PTO helps students find their inner scientist

Stephanie Vallez · Tuesday, October 24, 2017
On Thursday, Oct. 19, the Parent Teacher Organization (PTO) hosted Family Science Night in the Elementary school.

Parent and students of all ages were invited to participate in the many fun, hands-on science projects and activities throughout the cafeteria.

Family Science Night gives students a chance to get hands-on with a variety of science experiments. Every table in the cafeteria held some kind of display or activity for the kids to touch or make.

For instance, a replica of the human skeleton was laid out, students could handle the bones and learn about their own skeletal structure. They could also look at real x-rays of human bones.

All of the different displays were guided by an experienced adult to instruct the kids through the experiments, share information, and answer questions.

That included representatives from the University of Iowa and their in-depth exhibit that taught about internal organs.

Their table included several dried organs, including a heart and half of a human brain. They showed off equipment for surgeries and how its used.

The Muscatine County Conservation Board brought their collection of local wildlife pelts.

Students and parents crowded around the table, excited to touch a squirrel’s fur for the first time, while others were more enchanted by the other pelts, such as the fox and the otter.

Some of the other tables included opportunities to build a house of cards, do a magnet maze, or make an energy bomb out of popsicle sticks.

There was also an area where kids could learn about momentum by designing their own experiments with tubes and marbles.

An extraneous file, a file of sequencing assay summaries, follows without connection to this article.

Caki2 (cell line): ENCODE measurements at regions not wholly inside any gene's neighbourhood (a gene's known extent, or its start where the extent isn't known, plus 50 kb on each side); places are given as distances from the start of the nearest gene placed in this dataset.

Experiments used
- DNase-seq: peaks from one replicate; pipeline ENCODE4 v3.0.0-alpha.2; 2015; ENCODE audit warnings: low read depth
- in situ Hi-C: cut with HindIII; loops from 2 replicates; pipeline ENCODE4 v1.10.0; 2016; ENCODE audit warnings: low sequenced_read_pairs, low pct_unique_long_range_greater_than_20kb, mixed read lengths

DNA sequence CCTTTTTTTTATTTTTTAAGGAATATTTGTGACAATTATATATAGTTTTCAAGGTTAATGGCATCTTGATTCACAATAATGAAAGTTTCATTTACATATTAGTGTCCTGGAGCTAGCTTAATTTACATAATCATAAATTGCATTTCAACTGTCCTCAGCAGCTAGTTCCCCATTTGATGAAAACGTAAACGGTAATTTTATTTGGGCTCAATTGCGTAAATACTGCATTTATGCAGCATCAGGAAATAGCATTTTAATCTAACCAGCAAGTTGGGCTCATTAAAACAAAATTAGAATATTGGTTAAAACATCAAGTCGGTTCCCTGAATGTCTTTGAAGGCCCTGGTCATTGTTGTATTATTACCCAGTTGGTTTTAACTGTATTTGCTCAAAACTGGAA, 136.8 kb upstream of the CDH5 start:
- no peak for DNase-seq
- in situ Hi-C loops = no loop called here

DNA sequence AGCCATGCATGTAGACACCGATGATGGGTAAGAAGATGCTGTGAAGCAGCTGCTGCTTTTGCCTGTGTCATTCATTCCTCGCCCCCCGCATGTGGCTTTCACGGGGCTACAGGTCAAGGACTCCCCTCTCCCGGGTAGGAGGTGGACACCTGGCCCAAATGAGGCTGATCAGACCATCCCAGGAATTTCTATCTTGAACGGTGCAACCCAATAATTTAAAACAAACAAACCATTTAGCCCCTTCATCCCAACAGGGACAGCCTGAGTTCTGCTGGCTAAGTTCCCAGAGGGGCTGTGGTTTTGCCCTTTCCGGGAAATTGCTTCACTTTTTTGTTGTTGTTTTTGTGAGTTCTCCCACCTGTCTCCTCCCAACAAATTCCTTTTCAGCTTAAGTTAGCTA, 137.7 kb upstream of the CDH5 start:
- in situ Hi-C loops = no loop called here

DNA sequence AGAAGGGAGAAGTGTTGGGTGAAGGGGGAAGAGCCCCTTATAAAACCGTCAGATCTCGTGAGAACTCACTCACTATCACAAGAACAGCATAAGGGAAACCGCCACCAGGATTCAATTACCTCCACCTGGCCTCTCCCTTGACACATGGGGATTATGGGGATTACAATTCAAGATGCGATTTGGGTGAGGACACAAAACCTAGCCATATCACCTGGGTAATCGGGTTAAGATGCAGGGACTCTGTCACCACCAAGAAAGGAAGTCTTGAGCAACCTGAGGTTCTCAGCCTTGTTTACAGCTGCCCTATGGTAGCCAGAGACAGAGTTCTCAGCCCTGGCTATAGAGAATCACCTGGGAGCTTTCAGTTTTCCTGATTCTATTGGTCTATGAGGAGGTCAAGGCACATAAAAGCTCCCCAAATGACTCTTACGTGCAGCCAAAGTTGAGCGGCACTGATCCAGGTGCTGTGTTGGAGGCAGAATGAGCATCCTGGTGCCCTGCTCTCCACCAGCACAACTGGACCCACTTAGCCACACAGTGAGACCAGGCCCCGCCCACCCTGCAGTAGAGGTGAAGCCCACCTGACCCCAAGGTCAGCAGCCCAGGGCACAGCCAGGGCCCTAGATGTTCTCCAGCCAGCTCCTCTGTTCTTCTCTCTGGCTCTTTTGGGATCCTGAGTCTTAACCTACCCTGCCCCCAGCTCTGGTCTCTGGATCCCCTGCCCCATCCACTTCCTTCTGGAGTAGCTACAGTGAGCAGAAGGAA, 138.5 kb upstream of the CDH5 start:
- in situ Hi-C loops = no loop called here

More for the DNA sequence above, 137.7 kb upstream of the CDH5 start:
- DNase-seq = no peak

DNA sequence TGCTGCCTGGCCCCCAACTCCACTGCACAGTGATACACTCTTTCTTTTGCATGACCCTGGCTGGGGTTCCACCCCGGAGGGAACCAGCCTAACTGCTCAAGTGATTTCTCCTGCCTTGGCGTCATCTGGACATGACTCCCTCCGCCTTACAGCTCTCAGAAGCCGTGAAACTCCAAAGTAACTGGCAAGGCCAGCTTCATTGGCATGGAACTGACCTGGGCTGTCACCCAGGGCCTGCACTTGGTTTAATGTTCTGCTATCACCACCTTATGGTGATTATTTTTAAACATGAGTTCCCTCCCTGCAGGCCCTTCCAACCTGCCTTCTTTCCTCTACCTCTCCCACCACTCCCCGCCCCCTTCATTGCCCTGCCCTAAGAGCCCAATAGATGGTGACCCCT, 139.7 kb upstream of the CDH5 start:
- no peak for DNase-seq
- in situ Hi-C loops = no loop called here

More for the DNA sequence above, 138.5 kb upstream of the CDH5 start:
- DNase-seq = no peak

In this experiment they took turns taking turns raising and lowering the tubes or changing the angle of the tube to get the best results when the marble was dropped.

One could see many budding young physicists and engineers laugh as they learned the best ways to get a marble to loop around in a circle.

Another popular experiment involved a table with cups of dyed water. Students drew water into the pipette and mix colors to see what new colors they could make.

Kids mixed the colors together and then emptied their pipette into a small vial, then they got to keep the sealed vial of colored liquid.

Finally, a popular table involved ice melt and baking soda to create and exothermic reaction, a type of chemical reaction that releases heat.

Kids added the ingredients to a baggie and then sealed the baggie to watch their concoction become warm and fizz as the sealed baggie filled with the gas.

Just down the hall from Science Night, the elementary school library held it’s annual book fair. The library was packed with kids, parents and grandparents.
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